Been meaning to write about this phenomenon for a while.
A dream I had last night made these thoughts come to the surface as soon as I woke up & recalled it. I’ll spare you the details, although it’s a rather oft-repeated theme in my personal dream life.
Everyone has heard about “cases of mistaken identity.” I think an awful lot of us are victims of the phenomenon, yet with little or no conscious awareness of it.
What I’m referring to, to cut to the chase, is that I think large numbers of us relate to our spouses/partners as though they are the mother or father with whom we had such vastly emotionally complex dealings as children. If you are one of the lucky few on the planet who had a “perfect” childhood, with “perfect” parents, in some lovely Waltonesque or ‘Leave it to Beaver’ family, well – hey, 2 things:
- Lucky you! You’re about as common, I suspect, as the long-extinct dodo bird!
- You probably won’t understand what the heck I’m talking about here.
I don’t really need to say a whole lot about this. I think we all have to wrestle with this in our own way, on our own time.
I personally seem to have a pretty intimate acquaintance with the phenomenon – from inside out & outside in & 6 ways to Sunday, as they say. I’m not going to share any particulars, because making this “personal” is not my point. I’m talking about it because of its seeming-universality. It seems to be something an awful lot of us are wrestling with, one way & another…
Most of us come from dysfunctional families. It seems a lot of us have lives in which there are a fair number of “elephants in the room.” I’ve had my own gutwrenching experiences with elephants – & I’ve lived with some… & I think there are plenty of them around.
I occasionally see folks whose elephants are so gigantic, they look to be squeezing the life out of the human beings who are trying really, really hard to skirt around them without winding up on a psychiatric ward (& I’ve seen enough of psychiatric wards, what with one job & another I’ve had over the years, to know that there isn’t liable to be much help found there).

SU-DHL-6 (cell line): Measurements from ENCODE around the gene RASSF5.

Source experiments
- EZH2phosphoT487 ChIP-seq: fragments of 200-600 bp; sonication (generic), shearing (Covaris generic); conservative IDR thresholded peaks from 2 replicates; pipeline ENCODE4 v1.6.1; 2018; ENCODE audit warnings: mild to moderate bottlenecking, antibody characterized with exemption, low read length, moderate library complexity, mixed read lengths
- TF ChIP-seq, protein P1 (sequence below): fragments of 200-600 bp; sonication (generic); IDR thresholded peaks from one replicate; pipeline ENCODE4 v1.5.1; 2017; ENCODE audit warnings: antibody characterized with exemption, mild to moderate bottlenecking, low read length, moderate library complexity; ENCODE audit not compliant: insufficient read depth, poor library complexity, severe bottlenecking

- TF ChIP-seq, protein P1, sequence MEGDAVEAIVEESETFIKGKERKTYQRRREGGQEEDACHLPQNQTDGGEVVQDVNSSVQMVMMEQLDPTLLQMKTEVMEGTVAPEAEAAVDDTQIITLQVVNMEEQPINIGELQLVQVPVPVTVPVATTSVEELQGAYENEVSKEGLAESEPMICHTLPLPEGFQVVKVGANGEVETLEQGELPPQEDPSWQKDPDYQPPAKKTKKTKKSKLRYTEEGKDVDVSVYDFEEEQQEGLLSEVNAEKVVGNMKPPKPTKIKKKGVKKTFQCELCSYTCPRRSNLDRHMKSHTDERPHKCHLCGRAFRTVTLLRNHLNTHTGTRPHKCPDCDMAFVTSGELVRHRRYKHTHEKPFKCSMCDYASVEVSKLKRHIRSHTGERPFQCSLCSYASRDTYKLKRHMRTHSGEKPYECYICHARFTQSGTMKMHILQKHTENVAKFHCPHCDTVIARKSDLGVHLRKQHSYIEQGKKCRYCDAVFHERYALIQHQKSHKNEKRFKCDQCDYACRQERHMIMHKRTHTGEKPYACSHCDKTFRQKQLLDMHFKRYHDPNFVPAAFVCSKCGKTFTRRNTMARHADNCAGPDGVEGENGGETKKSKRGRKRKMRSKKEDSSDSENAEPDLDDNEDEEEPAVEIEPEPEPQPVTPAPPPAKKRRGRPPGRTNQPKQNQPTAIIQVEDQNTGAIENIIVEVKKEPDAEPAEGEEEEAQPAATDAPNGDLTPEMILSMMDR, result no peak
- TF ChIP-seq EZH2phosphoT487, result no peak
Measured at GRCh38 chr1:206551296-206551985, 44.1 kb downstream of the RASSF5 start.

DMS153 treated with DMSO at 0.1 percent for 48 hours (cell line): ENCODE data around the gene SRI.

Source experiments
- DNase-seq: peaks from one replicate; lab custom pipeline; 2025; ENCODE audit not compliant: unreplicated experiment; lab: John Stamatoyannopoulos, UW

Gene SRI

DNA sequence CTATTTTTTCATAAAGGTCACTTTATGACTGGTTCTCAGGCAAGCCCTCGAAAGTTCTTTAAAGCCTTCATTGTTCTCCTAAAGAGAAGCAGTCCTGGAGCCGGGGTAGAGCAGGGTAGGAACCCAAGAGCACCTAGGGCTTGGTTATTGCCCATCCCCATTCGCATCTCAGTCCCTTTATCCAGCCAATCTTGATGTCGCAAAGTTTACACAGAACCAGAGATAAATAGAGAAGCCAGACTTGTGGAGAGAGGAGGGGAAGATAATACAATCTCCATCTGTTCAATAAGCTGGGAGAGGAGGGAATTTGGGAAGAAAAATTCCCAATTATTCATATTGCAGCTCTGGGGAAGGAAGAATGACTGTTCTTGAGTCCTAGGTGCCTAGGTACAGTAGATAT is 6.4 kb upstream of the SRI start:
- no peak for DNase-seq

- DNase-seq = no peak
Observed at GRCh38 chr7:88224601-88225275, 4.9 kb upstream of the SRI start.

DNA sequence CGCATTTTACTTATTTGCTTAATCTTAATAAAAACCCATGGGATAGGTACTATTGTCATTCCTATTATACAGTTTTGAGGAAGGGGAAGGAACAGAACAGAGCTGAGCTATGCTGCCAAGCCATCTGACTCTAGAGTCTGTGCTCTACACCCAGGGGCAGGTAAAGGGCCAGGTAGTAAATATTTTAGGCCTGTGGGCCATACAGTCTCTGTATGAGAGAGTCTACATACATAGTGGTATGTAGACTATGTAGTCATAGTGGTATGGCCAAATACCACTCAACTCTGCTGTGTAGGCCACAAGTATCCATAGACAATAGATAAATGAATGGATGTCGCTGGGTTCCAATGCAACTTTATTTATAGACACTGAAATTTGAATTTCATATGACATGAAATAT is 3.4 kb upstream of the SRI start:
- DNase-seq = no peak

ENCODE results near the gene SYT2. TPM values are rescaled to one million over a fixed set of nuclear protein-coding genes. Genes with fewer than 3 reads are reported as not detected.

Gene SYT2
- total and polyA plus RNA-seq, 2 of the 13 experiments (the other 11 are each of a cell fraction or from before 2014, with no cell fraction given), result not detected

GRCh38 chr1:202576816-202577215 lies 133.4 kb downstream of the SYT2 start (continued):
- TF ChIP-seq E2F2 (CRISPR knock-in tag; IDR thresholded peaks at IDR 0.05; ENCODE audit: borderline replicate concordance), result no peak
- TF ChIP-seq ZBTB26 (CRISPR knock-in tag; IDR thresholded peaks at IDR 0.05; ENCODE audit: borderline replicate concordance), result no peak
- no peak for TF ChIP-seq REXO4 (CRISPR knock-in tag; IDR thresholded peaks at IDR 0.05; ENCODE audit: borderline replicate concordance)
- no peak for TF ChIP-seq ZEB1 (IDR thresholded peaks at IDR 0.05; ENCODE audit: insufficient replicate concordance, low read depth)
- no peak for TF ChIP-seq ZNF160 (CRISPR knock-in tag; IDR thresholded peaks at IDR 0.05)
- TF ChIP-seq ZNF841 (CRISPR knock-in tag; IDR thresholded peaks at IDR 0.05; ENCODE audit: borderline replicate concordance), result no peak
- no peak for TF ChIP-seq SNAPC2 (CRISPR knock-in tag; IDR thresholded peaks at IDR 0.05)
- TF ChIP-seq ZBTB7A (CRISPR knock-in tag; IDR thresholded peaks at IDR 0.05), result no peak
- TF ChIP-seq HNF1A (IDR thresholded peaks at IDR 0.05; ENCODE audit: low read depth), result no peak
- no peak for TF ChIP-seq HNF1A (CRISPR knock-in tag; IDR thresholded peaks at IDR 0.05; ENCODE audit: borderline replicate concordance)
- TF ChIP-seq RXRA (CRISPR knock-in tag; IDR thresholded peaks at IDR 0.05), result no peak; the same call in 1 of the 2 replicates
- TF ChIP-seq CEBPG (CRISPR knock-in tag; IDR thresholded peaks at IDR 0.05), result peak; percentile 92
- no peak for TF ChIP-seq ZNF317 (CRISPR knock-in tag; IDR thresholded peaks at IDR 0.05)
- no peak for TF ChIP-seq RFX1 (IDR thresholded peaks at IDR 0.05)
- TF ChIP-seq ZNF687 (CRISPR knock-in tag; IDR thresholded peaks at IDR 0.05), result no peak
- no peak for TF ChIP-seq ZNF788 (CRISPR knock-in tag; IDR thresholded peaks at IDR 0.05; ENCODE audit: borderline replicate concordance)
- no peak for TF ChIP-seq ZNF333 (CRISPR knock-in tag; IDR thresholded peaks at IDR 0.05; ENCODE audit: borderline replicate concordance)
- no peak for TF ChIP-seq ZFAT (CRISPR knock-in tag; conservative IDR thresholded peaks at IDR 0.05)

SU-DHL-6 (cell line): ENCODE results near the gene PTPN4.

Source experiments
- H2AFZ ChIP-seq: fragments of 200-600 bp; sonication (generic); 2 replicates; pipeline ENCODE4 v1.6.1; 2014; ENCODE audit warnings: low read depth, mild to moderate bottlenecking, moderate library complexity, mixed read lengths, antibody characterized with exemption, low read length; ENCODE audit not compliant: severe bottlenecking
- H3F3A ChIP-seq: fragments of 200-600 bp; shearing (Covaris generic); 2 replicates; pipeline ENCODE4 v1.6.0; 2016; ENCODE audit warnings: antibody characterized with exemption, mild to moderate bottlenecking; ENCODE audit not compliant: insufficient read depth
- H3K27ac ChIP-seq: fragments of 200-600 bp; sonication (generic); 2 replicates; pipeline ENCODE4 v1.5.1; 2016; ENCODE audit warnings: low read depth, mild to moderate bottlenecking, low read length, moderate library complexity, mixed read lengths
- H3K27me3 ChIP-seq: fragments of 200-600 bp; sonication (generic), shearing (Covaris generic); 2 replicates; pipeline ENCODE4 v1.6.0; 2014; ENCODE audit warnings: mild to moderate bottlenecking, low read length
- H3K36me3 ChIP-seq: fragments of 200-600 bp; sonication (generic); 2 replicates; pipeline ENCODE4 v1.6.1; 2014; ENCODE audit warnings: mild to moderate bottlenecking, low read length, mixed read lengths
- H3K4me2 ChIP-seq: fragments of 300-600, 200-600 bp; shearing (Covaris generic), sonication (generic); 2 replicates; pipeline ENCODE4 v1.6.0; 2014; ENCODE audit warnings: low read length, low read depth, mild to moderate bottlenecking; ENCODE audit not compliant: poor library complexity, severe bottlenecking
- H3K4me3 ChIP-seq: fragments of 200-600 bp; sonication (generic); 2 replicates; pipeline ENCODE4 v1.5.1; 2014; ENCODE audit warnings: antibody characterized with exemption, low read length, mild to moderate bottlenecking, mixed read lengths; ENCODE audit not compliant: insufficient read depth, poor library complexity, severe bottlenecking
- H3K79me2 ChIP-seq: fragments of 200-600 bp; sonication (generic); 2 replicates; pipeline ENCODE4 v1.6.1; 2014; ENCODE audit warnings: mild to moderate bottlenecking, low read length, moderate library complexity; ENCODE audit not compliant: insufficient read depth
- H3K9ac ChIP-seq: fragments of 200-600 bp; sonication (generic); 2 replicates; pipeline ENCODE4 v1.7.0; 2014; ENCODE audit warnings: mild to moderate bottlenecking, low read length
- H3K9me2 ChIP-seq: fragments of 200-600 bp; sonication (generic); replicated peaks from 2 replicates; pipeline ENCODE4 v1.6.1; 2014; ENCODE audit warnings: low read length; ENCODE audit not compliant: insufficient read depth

It’s painful to watch this stuff from the sidelines (even more painful to be right in the midst of it, of course!!) – & I’m a much bigger fan of joy & possibility & singing & changing the world than I am of numbing pain & misery & scarcely being able to breathe for all the neurotic nonsense one is having to dance around on a daily basis.
So…good luck, everyone. All of us! Wouldn’t it be cool if we’d all work on creating a personal life (& world) in which, if there must be some “elephants in the room,” at least they are small ones? Here’s to baby elephants!
p.s. I guess you could say that one of the purposes of our lives is healing. Seeking (& working on) our own healing & all the while, as we work to heal ourselves, helping to heal everything & everyone around us. The planet itself too, of course – since we humans are maybe something like the planet’s eyes & ears & hands & legs (& consciousness, but…oh dear me, if I get going down that road, I’ll never get stopped!)
p.p.s. I was about to suggest some books I think can help couples who think they might want to understand & wrestle a little with the mistaken identity “elephant.” Two I can recommend are Harville Hendrix’s Getting the Love You Want & Martin Rovers’ Healing the Wounds in Couple Relationships. (John Gray’s Men Are From Mars, Women Are From Venus is a pretty helpful read as well. & Byron Katie’s Loving What Is – Four questions that can change your life is indeed potentially life-changing!)
p.p.p.s. Some fascinating authors on the subject of consciousness & perhaps the uniqueness of human beans – I mean beings – are:
- Thomas Berry
- Matthew Fox
- Sister Miriam MacGillis
- Tom Harpur
- Eckhart Tolle
& oh yes, I could go on… (Check here for lots of great book recommendations.)
Since the personal is indeed political, there is lots of useful spillover from one to the other with all of these books, of course.
'Quote of the day' with this post: “It is not a sign of good health to be well adjusted to a sick society.” – J. Krishnamurti (1895-1986)